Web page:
The room had the usual signs of Persian hospitality.

At its end, in front of the glass-windowed bookshelves, a low wooden table stood dressed by a colorful cloth. A stack of plates and peeling forks stood between two neat pyramids of oranges, piled like little cannonballs.

The door opened. An imprisoned couple entered. The woman was short and dark, her head covered with a tightly under her chin. She nodded deferentially, "Salaam." Her husband, a short man with swarthy, sallow skin, also gave a greeting.

They sat down on one side of the long central table, facing the single, close-barred windown eight feet from the floor. A Mr. Vadei, the interpreter, went and sat down on the other side, facing them.

They both wore those crumpled deliberately mis-sized blue prison denims. The interpreter wore a tailored brown tweed suit with a large flowery tie that flowed down below his belt buckle.

Vadei had elegant manners, a friendly, hearty smile that rarely disappeared from beneath his bushy mustache.

"Go ahead," he said to me, "you may ask them anything you wish."

Prisons, the Iranians say, are located in every major city. In Teheran, the most important is considered to be Evin. It is said to include the chief torture facility of SAVAK, the Iranian secret service. Very few prisoners, it seems, are allowed to see close relatives, and no visitors at all are permitted.

Although it stands within two miles of the Royal Tehran Hilton, if one did not know where the prison were one would not find it.

After a right turn off the Shahanshah (King of Kings) Expressway, the village of Evin stands on both sides of a crooked road that runs downhill. At the bottom, there it is: a pink, brick-walled compound built so clse to the foot of a mountain that it is hard to see.

The military control it. Soldiers checked the car at the front gate. At the sight of Vadei, troops with M-16s, clad in khakis stuffed into paratroop boots and wearing red-banded caps, stiffened and stood at attention.

Vadei was once a general in the army, and SAVAK, like the national police, is in the hands of the army. The task of the police is to control the enemies of the state.

The shah constantly claims that his main opposition comes from the left, the "Red Threat" - guerrillas who get their guidance from Moscow. Yet some of his most persistent, virulent opposition continues to come from the right, from the "Black Threat" of the ordinary populace and their leaders - the Moslem clergy who claim to represent the voice of the masses.

Warfare with this Black Threat has been going on for some time.

Islam is not just a religion, it is a social order, so when the shah had his premier announce in 1962 that the religion was simply another institution, he was regarded by the mullahs as a blasphemer.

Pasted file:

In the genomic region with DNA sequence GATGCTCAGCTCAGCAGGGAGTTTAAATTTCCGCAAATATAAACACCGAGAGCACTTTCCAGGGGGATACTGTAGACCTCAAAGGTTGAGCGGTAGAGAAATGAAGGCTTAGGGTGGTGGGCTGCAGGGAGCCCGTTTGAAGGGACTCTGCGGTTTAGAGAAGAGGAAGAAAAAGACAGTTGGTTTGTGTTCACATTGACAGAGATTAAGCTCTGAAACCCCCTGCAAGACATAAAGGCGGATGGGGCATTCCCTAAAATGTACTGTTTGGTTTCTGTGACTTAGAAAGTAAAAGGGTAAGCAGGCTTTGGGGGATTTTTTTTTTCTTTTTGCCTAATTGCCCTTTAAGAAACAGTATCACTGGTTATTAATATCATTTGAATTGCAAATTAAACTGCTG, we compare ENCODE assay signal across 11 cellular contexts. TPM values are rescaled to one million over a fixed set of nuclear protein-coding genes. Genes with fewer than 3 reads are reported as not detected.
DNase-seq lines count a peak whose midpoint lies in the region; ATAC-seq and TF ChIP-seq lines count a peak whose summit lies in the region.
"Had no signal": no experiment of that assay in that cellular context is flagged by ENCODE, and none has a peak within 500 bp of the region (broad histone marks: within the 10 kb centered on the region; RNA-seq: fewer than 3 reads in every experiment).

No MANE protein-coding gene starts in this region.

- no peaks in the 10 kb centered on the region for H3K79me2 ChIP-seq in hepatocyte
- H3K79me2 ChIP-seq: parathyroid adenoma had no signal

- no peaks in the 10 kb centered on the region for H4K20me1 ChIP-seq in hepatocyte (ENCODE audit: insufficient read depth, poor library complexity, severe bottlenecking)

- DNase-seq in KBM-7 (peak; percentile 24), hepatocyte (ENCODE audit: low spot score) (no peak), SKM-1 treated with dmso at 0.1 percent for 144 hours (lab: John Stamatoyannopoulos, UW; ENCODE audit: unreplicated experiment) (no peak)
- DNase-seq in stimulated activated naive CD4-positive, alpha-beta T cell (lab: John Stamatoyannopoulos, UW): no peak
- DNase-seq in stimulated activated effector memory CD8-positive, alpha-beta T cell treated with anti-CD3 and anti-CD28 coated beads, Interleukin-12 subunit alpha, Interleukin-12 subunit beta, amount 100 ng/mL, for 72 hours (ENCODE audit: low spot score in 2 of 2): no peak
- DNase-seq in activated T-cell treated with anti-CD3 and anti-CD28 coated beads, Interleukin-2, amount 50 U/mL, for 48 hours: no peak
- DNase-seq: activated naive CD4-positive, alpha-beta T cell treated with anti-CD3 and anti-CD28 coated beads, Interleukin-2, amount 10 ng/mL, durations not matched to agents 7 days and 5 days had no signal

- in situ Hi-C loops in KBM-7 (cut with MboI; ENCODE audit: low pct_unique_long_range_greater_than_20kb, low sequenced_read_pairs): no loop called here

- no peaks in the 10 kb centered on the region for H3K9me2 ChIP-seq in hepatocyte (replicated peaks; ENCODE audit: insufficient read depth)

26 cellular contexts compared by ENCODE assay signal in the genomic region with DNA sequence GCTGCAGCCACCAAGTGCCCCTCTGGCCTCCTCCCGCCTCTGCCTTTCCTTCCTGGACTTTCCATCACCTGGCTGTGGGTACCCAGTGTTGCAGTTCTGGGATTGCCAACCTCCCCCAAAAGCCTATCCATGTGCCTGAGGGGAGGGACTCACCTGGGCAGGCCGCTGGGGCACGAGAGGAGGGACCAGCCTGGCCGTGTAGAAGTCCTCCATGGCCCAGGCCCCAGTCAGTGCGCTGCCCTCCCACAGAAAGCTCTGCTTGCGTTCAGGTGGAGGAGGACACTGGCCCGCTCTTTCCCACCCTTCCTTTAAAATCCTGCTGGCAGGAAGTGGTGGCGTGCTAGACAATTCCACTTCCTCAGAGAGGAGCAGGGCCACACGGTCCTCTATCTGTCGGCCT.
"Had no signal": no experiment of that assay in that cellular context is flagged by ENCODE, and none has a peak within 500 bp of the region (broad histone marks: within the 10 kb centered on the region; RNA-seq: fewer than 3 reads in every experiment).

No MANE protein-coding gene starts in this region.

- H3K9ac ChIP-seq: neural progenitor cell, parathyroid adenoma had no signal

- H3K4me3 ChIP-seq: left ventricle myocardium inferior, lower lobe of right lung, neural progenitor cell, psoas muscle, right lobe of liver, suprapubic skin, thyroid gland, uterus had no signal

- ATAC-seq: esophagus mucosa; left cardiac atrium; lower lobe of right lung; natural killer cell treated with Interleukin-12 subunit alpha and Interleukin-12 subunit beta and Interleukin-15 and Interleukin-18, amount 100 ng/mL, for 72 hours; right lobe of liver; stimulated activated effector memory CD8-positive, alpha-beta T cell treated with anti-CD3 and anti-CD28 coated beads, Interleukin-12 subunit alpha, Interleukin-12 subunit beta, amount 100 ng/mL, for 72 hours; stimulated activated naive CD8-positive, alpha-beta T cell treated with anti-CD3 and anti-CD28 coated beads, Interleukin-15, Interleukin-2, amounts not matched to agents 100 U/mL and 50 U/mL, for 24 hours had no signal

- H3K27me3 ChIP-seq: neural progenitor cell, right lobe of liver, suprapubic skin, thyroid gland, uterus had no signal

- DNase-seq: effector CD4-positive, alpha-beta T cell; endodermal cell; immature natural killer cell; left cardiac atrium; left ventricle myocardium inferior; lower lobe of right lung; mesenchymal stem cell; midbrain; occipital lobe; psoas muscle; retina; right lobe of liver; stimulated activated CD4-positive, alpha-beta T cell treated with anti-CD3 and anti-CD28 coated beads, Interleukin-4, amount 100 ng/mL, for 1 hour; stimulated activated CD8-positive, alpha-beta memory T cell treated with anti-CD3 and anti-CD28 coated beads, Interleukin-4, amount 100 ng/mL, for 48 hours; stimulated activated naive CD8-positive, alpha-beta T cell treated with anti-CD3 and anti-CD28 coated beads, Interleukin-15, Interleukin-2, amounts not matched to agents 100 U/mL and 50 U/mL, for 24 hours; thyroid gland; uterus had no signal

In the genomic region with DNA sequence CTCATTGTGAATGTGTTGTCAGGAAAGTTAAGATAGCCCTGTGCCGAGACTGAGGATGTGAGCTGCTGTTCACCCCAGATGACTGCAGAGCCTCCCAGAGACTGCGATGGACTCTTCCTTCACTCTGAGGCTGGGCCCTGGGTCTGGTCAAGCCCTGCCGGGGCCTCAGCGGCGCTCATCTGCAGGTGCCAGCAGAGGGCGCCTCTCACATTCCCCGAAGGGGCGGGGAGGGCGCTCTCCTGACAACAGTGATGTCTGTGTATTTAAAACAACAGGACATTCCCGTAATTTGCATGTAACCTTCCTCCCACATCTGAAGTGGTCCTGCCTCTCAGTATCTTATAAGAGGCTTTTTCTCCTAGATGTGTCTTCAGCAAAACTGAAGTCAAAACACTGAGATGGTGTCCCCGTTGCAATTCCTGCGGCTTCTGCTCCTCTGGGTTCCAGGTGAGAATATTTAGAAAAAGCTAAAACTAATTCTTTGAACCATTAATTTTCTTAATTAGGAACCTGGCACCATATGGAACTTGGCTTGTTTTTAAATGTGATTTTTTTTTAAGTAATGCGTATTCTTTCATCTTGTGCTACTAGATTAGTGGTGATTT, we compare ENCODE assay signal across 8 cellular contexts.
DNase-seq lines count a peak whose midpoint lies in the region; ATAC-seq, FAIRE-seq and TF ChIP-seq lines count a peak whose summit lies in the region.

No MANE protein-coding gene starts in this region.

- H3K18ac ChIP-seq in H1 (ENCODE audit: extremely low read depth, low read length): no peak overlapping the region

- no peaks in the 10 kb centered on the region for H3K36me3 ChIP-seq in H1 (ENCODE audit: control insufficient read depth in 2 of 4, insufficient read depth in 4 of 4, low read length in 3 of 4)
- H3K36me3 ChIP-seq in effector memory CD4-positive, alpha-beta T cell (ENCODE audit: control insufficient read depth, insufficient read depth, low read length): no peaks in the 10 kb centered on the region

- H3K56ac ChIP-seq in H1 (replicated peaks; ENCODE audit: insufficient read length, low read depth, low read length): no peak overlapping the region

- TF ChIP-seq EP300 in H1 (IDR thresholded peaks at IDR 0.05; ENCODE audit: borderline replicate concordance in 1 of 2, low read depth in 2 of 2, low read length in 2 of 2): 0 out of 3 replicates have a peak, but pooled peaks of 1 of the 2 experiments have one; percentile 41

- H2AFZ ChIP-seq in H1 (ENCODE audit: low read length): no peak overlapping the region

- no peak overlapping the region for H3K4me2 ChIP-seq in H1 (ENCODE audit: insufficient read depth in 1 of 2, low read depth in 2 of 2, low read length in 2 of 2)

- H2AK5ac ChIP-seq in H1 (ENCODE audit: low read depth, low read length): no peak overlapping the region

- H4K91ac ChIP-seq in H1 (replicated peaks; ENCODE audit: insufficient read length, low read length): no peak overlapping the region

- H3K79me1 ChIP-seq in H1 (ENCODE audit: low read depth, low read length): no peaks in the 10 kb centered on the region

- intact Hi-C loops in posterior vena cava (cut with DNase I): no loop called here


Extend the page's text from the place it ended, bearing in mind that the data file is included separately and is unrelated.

Islam was the largest landowner in the country after the shah himself. The real outrage came when the shah went to the most sacred city in Iran, Qum, and with his own hands gave private persons deeds to the mosques and land.

The bloody and widespread religious-led riots of June 1963 were the result.

"I abhor the Black reaction even more than the Red destruction," the shah said afterward. The struggle continues.

Parviz Sabeti, deputy director of SAVAK, engaged in the following exchange in an interview with me:

Sabeti: That is right.

Question: I was told that they were religious protesters: religious leaders - mullahs.

Sabeti: True. You know that since the White Revolution, the mullahs have been against universal suffrage, the freedom of women, the distribution of the land. We have had to treat them very badly, very harshly.

The White Revolution is the label given to 12 edicts the shah promulgated providing for the nationalization of forests, land reform, suffrage for women, and other public health and literacy problems.

The two prisoners I met at Evin were what the shah calls "Islamic Marxists." He claims all his enemies are "Marxists or people who call themselves 'Islamic Marxists.'"

I asked the couple how long they had been there. A year and ten days exactly, they replied.

Did their families know where they were? Vadei said the families had been notified of their arrest but had had no word since then. No date had been set for their trial.

Was there an attorney present at their interrogation? The eyes of both grew evasive. "They say yes," Vadei replied for them.

Why were they against the shah? It was she wo spoke, passionately, earnestly.

"The shah is not for the benefit of the people," she said.

Vadei said listening, keeping a slight smile, amused in back of his keen eyes.

"In the old days, there was unity between the leaders and the people," she said.